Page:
Don’t wait for someone to open your eyes, mind, and heart. Choose to go through life this way. Hand out trust advances. Be willing to try, and you’ll be surprised how many people will extend you the same courtesy.

6. Take care of yourself so you can take care of others

If our lives didn’t end, they’d be meaningless. That’s another example of a paradox. Maybe the biggest. Most of us want to spend this limited time in the most meaningful way, and that usually means taking care of others.

Whether it’s being a mom, a great husband, a kindergarten teacher, a writer educating readers, a coach helping entrepreneurs, at the end of the day, life revolves around people. One of the hardest commitments to make is to hit pause on that carousel, step back, and take care of yourself. It’s also one of the most important.

The only way to bring the most and best of your time and energy to the grand human table is to ensure you have time and energy to spare. It’s not egoistic to put yourself first. It’s generous.

The guy gazing at the sky. The lady hanging her laundry. The reason the people in Escher’s painting don’t care about the waterfall is that they’ve accepted it. They rest easy. They don’t mind the inconsistency.

Paradoxes can seem like they’re here to make our lives harder. Little puzzles to keep our heads banging against the wall. They’re not. Paradoxes give us more options for truth because the truth always has more than one version.

Pulling from opposite ends of different spectrums lets us navigate even the most challenging situations with relative ease. Ironically, we can’t see this when we try to explain everything away.

To live life is to live inconsistently. To love life is to love inconsistency.

So smile at contradictions. Grin wide as you take on their challenge. Appreciate the beauty in life’s many little discrepancies.

It may take you a while to see it, but once you do, you might even think life’s better when the water flows both ways.

How To Become Emotionally Self-Sufficient Cover

How To Become Emotionally Self-Sufficient

There’s a German saying that translates like this: The worst way of missing someone is to sit next to them, knowing they’ll never be with you.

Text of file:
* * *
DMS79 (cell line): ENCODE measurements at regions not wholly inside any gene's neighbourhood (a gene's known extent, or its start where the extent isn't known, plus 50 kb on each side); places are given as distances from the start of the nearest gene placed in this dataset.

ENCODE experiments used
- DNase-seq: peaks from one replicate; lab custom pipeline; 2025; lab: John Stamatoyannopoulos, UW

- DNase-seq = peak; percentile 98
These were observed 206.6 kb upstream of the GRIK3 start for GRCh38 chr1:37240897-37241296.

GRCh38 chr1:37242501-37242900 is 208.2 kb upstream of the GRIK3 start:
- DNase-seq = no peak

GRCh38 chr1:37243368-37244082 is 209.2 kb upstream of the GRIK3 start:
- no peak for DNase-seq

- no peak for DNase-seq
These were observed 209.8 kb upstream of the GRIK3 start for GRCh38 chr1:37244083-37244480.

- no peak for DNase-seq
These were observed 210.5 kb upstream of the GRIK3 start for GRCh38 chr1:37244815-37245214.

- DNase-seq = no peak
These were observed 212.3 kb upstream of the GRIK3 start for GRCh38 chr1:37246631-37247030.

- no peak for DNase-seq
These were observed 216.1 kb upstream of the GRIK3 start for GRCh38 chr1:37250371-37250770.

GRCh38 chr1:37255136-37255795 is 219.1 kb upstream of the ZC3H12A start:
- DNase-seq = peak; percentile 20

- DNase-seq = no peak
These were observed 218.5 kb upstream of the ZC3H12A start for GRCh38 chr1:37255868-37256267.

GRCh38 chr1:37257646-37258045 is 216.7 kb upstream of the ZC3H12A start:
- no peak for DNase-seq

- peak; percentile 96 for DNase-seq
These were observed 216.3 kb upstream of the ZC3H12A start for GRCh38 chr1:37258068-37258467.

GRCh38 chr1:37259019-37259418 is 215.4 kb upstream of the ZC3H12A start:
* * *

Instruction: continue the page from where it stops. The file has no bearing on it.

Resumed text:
For three years, I had sat next to her, and it was never going to work. Three long years of being in love with my best friend, that’s what it took for me to finally admit: “I will never be with this girl.”

I distinctly remember the day. It’s one of those rare memories you can access like a Youtube video. You click a button, and, instantly, you can see it. Clearly.

When I hit play on this one, I see myself sitting at my desk, crying. I was 18 years old. I don’t cry a lot, but this one hurt. Deep down, I had known for a while we’d never be together, but it was still overwhelming.

As much as I felt sad, I also felt relieved. Finally, I was free. Finally, I could move on. Some of my tears were happy tears. This is the most distinct part of the memory. I sat in my desk chair, thinking: “Well, at least I still have myself. I guess I’ll always have myself.”

Sometimes, I joke that, whenever I have to be alone, at least I’ll be in good company. It’s funny, but it’s also true. I can’t trace back this feeling any further than that memory. That day, I understood a huge emotional investment had failed, but I also realized my parents raised me to be my own best friend.

That’s a lot to take in, and that’s why I was crying.

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Success for 20-Somethings

I won’t leave my 20s with a fiancé, a checked off bucket list, or a shredded body. I didn’t party a lot, date a lot, or travel as much as I would have liked.